But even with the Yankees leading 2-1, the potential for collapse had been set up the previous two days. Rivera, he of the 392 career saves, pitched 1 2/3 innings in the Yankees comeback victory Friday, then appeared again in the eighth inning Saturday. Only once this year had Yankees Manager Joe Torre asked Rivera to pitch on three consecutive days. So the choice, with Wang having thrown only 80 pitches through seven, was to stick with the starter, who had allowed only four singles all day.
Wang, though, appeared shakier. He walked Brendan Harris and Alfonso Soriano in the eighth, bringing up Vidro with two outs. The sense in the Nationals' dugout was simple. "The guy was starting to leave pitches up," Vidro said.
Vidro drilled one of those pitches to left-center, and off the bat it looked like a double that would at least tie the score. But Cabrera ran it down, and the huge pockets of Yankees fans roared their approval.
Majewski went back out and pitched a 1-2-3 ninth, keeping the Nationals in it. When they returned to the dugout for their last at-bat, "They didn't come in here like they were tired," Robinson said.
In fact, when Wang took the mound, they may have experienced a jolt of energy.
"It was great when we didn't see Rivera out there in the ninth," Vidro said. "It was like, 'Oh, man, we got a pretty good chance now.'"
Yet Torre had no appealing alternative. In the visiting bullpen, Rivera didn't stir.
"You're lacking the one guy you always go to," Torre said.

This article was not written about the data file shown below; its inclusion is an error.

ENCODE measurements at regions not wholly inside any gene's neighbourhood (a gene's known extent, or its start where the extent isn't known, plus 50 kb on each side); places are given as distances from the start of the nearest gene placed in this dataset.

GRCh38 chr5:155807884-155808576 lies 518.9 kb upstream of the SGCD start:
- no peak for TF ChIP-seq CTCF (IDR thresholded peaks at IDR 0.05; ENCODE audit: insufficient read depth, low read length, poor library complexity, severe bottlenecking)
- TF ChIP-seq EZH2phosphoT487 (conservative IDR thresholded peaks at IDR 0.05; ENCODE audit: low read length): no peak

So Wang went to work, and so did the Nationals. In the dugout, Zimmerman was already thinking about his previous at-bat against Wang, one in which the right-hander jammed him with a sinker that he grounded harmlessly to second. It is a measure of his maturity, which the Nationals say can't be overstated, that a 21-year-old takes the time to learn from each time up.
"It's not an act," said veteran reliever Mike Stanton, who was in the majors before Zimmerman turned 5. "He's mature. He's a pretty quiet kid. He doesn't show anybody up. And he understands the game like a veteran. He has great instincts. He's the real deal."
With one out, pinch hitter Marlon Anderson pulled a single into right, and Zimmerman came to the plate with one thought in his head. "I hope he throws that same pitch," he said.
Wang did, his 107th of the day. But this time, it stayed up, and Zimmerman drilled it. The Nationals gathered at home, and before Zimmerman arrived, he tossed his helmet in the air before leaping gleefully into the throbbing mass of teammates that embraced him.
And in those stands along the third base line, Keith Zimmerman shared the moment with his family. And from the seats around him -- where members of the largest crowd in Nationals' history watched the face of the franchise's future beat the Yankees -- Keith Zimmerman heard the words over and over again.
"Happy Father's Day!" they yelled. "Happy Father's Day!"